Without a doubt, the most expensive spice in the world today is saffron.
A kilogram of the dried stigmas of the saffron crocus plant can fetch up to 14,000 euros. Iran, with its dry and sunny climate, produces around 85% of the world’s saffron, but there are also a few producers in Croatia.
For a gram of this spice you need to harvest between 140 and 180 flowers and they need to be picked by hand at dawn.
One of the rare growers of saffron in Croatia and the only in Dalmatia is located in Žerava, near Nin in Zadar County.
Goran Paleka and Zvonimir Baričević, the saffron growers from Žerava, told HRT that this year’s harvest, which is currently going on, is excellent with about 30 thousand flowers expected.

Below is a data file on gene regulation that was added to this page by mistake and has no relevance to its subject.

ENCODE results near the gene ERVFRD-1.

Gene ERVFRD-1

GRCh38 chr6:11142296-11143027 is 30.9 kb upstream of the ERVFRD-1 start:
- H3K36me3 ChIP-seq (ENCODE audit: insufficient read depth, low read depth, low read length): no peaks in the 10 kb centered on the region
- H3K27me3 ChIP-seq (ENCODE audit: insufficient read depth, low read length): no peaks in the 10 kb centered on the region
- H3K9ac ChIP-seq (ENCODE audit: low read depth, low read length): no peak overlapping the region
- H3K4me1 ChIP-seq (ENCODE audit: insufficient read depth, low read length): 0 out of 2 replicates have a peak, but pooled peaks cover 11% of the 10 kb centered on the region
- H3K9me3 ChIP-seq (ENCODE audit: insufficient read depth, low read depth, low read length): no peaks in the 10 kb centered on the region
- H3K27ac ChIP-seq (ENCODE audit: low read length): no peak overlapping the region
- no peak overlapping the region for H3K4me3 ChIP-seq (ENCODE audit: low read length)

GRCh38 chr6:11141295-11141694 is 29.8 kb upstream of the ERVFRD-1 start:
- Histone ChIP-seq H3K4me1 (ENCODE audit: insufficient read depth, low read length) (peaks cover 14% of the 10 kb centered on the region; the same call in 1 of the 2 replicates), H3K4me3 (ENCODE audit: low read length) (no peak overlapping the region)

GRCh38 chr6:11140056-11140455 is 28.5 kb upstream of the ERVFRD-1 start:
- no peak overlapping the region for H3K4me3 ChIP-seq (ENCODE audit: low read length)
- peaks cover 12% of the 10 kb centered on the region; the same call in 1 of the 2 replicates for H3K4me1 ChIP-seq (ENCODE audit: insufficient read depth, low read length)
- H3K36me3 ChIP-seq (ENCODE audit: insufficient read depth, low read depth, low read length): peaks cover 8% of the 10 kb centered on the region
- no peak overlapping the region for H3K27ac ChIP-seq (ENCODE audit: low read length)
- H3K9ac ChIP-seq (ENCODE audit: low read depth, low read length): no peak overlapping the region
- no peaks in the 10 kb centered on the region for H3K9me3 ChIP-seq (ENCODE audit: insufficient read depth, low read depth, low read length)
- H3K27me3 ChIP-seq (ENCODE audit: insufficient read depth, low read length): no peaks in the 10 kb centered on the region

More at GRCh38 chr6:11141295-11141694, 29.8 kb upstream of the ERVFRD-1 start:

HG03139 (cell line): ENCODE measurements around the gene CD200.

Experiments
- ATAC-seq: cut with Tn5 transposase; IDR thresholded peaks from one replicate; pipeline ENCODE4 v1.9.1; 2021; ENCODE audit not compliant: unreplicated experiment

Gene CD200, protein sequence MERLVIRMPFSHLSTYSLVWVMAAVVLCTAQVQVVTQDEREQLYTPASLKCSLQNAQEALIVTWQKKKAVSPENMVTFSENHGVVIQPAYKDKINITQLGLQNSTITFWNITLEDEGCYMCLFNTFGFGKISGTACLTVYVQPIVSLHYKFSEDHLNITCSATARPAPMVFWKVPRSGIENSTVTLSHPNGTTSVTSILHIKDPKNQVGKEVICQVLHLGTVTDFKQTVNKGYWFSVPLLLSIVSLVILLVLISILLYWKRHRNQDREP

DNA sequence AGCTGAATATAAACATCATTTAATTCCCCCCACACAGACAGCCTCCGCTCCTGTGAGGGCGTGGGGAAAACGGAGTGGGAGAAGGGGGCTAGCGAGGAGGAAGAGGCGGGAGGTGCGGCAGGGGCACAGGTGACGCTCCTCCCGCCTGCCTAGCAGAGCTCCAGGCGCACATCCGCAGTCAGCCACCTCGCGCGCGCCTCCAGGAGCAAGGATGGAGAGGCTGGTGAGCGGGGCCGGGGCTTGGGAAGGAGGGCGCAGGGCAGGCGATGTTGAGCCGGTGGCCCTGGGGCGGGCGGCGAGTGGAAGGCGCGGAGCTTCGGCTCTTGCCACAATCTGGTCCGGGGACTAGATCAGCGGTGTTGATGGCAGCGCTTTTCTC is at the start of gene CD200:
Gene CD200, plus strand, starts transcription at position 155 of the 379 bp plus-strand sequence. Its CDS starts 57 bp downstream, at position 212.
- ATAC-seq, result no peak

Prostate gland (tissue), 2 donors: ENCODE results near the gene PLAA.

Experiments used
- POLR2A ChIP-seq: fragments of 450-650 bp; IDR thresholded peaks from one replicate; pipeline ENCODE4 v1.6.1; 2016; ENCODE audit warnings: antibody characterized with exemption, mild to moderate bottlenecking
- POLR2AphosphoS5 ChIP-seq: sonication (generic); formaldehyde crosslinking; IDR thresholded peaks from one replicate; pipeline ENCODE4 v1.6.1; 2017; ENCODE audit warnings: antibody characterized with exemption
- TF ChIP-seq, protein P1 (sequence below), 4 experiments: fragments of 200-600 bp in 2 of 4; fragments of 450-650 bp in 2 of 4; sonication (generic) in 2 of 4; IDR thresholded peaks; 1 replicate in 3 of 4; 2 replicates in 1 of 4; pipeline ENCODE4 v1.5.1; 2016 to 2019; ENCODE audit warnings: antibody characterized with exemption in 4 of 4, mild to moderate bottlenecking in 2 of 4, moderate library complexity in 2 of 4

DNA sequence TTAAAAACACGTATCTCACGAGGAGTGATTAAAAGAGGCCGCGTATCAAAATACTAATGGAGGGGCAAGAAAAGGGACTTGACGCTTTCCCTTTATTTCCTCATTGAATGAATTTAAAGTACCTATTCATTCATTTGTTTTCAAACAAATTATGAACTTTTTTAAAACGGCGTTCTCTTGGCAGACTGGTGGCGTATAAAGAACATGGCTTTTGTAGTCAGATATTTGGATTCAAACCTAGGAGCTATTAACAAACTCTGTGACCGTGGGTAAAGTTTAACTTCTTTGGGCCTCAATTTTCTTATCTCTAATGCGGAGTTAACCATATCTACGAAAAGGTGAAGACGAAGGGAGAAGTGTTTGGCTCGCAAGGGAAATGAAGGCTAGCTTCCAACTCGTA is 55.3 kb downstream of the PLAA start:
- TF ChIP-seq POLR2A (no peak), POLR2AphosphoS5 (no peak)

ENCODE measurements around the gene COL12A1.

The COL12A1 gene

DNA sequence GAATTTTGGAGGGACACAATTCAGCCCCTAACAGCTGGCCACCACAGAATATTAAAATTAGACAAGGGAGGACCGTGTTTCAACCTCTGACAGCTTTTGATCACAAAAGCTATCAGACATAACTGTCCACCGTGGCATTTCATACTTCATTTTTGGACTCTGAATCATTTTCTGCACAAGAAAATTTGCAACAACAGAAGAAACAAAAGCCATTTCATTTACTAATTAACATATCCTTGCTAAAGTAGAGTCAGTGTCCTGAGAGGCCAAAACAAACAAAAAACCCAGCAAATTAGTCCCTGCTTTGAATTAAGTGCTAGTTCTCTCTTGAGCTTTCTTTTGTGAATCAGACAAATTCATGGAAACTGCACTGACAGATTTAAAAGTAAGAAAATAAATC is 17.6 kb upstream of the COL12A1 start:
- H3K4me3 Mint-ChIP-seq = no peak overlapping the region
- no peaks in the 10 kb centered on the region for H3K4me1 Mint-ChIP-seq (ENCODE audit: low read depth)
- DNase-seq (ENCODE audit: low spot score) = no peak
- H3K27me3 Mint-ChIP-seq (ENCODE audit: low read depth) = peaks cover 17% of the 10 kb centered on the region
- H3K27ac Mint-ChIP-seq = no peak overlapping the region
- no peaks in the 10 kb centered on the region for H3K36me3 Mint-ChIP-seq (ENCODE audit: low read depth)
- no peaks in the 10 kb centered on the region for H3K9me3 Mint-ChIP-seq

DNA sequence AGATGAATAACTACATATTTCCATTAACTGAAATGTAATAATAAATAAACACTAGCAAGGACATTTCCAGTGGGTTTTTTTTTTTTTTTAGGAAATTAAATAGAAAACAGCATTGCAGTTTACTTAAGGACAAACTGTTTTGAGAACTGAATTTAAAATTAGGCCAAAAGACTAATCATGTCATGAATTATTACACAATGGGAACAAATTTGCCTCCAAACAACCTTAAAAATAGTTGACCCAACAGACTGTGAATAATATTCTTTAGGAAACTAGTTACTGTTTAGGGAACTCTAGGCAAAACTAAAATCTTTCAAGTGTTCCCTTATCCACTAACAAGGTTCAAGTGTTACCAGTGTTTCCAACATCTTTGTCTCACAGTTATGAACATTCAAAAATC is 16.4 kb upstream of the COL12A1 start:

All saffron is successfully sold to top local restaurants.
“The saffron that we had last year, the first economically profitable year, we solved everything to three restaurants in Zadar,” the pair told HRT.
Goran and Zvonimir have been friends since high school, and the idea of farming together dates back to that time. At the moment, they do not have much competition.
“Some healthy competition is always welcome, but we practically have no competition. And there really are buyers,” they said.
Not everything is ideal in any agricultural scenario, including here in Croatia. It would be great, they say, if the state, that is, the Ministry of Agriculture, would recognise them through incentives:
“There is no support for saffron. It scores like an herb, maybe a notch above pasture. We think we could have support if we included saffron in another category, even if it was flowers,” they told HRT.
Support would mean a lot to them. They say they would invest funds primarily in land fencing and seeds, thus continuing the positive story about saffron in Dalmatia.
They will though, even without support, continue to produce the most expensive spice in the world in Žerava.